And those needs are not in the perpetual growth backed economy of today, I'm not 100% convinced it is in PM's either.


Thank me in Bits 12MwnzxtprG2mHm3rKdgi7NmJKCypsMMQw
Adrian-x
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June 12, 2013, 06:11:14 PM
 #5146


So...
Massive inflation of money supply, lesser inflation of prices. Because the money supply in circulation is not actually increasing. The excess is just being held in reserve, also known as the S&P and the derivatives markets  Grin
^ this

And this is a little more stable than Bitcoin at the moment, just waiting for the cashing out to start.

Thank me in Bits 12MwnzxtprG2mHm3rKdgi7NmJKCypsMMQw
thezerg
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June 12, 2013, 06:14:32 PM
 #5147

but it seems velocity is slowing.

Ah you mean Keynesian inflation. Keynesian's don't know what inflation is. If there are 1000 units of something and you create a 1001st, this is inflation whatever happens to the velocity. The only way to deflate would be to reduce the number of outstanding units. Please let me know when they start doing that  Cheesy

i know i know, you will need a phd to respond but that is why im doing it.

Nearly there, but not in economics Wink

we are in crazy times, but if some guy prints up money at 100% a year but keeps 110% of new money created in a safe, that is deflation (or at least the effects of deflation).



No way. This scenario is (hyper)inflation.

I don't care he keeps it in a locked shares, the fact is it exists and can be employed without restriction. If I used to own 1% of all outstanding money I would only own 0.5% after the first year followed by 0.25%, 0.125%, 0.062%. Assuming the real economy you own a portion of slows at a slower rate (which it will, 100% is unbeatable by the entire economy on practically any time-scale) your buying power lowers and lowers because the asset you're holding is inflated away.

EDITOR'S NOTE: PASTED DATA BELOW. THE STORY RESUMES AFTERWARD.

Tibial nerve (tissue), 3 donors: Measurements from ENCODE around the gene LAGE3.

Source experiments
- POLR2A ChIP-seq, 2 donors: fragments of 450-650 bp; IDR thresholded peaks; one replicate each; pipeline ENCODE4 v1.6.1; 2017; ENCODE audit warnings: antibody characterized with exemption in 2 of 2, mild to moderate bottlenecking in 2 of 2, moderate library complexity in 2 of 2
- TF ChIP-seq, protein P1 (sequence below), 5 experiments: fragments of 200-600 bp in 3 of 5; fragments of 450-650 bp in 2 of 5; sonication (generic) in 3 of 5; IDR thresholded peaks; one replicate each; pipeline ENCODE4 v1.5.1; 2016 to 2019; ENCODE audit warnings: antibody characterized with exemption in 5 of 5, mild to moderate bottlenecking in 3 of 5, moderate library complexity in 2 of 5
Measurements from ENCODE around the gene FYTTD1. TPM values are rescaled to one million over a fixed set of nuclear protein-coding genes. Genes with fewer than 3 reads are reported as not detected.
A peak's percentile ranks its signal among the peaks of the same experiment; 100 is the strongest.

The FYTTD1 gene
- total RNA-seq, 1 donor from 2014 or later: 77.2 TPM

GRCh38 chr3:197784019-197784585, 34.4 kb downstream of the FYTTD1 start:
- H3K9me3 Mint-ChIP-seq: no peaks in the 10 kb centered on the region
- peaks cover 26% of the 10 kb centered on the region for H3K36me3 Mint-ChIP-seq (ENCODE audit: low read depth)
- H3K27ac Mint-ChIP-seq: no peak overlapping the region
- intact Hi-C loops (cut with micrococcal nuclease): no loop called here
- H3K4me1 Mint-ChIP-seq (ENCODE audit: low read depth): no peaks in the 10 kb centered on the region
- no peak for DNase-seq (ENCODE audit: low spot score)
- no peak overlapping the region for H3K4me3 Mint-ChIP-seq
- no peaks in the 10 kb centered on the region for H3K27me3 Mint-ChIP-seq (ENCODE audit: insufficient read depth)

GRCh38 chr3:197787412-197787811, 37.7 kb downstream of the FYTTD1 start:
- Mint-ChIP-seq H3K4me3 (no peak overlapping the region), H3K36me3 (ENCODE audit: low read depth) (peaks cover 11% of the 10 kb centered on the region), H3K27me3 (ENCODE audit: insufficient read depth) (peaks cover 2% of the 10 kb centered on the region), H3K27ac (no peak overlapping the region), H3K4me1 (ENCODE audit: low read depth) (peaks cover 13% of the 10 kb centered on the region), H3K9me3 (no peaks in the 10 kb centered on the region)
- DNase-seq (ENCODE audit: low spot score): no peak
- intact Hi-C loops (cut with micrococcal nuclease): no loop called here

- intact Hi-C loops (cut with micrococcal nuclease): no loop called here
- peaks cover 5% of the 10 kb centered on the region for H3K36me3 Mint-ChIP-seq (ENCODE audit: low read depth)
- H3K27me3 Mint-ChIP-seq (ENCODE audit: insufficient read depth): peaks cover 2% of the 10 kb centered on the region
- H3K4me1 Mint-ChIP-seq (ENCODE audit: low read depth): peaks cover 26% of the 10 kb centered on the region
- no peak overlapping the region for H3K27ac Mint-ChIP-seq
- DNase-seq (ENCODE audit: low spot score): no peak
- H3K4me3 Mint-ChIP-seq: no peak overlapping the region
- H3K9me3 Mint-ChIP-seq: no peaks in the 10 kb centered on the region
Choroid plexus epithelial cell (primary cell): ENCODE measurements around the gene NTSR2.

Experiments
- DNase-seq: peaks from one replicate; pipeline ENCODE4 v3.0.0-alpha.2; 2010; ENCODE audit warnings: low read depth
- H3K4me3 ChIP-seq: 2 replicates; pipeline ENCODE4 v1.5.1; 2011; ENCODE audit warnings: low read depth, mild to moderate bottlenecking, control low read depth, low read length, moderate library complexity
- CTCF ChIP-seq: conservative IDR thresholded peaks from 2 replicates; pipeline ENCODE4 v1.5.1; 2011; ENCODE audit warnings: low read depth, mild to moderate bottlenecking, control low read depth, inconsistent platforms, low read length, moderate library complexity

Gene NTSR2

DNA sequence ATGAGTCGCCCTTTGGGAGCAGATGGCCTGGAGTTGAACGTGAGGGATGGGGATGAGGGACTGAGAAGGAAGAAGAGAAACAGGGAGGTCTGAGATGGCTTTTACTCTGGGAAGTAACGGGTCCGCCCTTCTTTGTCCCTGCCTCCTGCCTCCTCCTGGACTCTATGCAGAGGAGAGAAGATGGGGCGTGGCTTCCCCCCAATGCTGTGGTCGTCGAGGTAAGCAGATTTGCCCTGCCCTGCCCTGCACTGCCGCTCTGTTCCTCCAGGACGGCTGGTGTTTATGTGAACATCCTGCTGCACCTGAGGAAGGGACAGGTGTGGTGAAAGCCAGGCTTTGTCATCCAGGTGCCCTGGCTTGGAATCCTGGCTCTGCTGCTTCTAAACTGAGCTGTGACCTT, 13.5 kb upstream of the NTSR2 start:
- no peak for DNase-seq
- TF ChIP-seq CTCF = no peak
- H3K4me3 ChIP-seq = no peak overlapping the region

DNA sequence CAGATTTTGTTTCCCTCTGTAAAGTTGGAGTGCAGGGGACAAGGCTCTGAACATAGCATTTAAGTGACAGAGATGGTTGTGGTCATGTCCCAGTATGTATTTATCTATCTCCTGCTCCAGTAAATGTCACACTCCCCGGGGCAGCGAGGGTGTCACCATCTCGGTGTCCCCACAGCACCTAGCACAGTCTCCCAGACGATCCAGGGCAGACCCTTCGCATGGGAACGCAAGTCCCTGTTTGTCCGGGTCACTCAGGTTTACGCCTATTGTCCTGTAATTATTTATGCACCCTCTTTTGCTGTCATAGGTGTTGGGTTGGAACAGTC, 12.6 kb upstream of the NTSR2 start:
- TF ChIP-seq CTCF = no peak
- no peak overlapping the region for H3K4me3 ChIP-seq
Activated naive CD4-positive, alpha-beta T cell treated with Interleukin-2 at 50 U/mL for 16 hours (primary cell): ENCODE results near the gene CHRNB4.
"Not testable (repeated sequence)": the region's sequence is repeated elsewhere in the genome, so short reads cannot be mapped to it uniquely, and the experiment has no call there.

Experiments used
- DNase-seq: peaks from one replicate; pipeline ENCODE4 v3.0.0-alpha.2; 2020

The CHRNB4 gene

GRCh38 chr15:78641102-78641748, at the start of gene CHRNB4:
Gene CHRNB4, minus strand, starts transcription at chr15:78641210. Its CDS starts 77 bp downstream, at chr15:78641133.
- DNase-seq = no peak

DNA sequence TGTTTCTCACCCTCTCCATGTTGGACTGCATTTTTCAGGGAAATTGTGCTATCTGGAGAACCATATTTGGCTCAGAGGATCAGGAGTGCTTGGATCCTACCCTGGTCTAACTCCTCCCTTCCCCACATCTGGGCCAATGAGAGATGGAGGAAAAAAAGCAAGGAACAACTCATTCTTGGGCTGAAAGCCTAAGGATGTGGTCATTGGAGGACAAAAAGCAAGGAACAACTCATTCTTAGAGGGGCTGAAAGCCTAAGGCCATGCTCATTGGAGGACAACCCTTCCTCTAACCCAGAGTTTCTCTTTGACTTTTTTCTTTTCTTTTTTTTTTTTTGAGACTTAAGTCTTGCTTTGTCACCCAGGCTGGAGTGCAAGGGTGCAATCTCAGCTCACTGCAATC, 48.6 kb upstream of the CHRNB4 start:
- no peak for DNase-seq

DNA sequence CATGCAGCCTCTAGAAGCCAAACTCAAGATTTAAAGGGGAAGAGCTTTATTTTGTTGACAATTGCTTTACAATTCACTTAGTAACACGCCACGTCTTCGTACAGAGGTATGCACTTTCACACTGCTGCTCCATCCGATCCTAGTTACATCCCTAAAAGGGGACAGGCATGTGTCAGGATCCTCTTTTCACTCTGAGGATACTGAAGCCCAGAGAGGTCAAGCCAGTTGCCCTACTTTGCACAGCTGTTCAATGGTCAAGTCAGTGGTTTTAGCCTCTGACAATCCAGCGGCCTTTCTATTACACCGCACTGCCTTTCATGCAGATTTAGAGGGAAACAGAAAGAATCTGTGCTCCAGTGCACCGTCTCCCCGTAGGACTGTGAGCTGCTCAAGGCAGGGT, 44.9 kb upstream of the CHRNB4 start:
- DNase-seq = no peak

It could have the short term effects of deflation btw. But who cares, I want long term buying power, not just tomorrow.

you fail econ 101. :/      well maybe not 101 but econ something. if the money created does not get into the "real economy" the price of things you have to deal with (buy) will not go up.

But it will move into the real economy... and when it does it won't be pretty.
justusranvier
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June 12, 2013, 06:25:35 PM
 #5148

No way. This scenario is (hyper)inflation.

I don't care he keeps it in a locked shares, the fact is it exists and can be employed without restriction. If I used to own 1% of all outstanding money I would only own 0.5% after the first year followed by 0.25%, 0.125%, 0.062%. Assuming the real economy you own a portion of slows at a slower rate (which it will, 100% is unbeatable by the entire economy on practically any time-scale) your buying power lowers and lowers because the asset you're holding is inflated away.
The hyperinflation of prices does not appear until the printed money is actually spent (or unless speculators learn about the printing and start bidding up prices in anticipation of it being spent).

Inflation and hyperinflation is just the effect of supply and demand with regards to currency chasing products and services. There's nothing about printing up a bunch of currency, locking it in a vault that nobody knows about, and telling no one about it, that will magically cause prices to start going up.
wachtwoord
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June 12, 2013, 06:26:52 PM
 #5149

you fail econ 101. :/      well maybe not 101 but econ something. if the money created does not get into the "real economy" the price of things you have to deal with (buy) will not go up.

if he takes money out of the supply or if money gets spent slower you get the effects of deflation.



I'm not talking about prices. I'm talking about the basic principle of inflation and deflation.

Furthermore, to me, the money created but kept in a hypothetical safe, is part of the economy as it can be employed in a heartbeat.

Just think of gold. When it's in the ground it's not part of the market. After I take it out of the ground and put it in a safe it is. Even though I'm not actively trading it I could do so at every time I would choose.

PS: I'm aware any Keynesian would tell me I fail at Economy. I my eyes, Keynesians are completely and utterly insane Smiley.

wachtwoord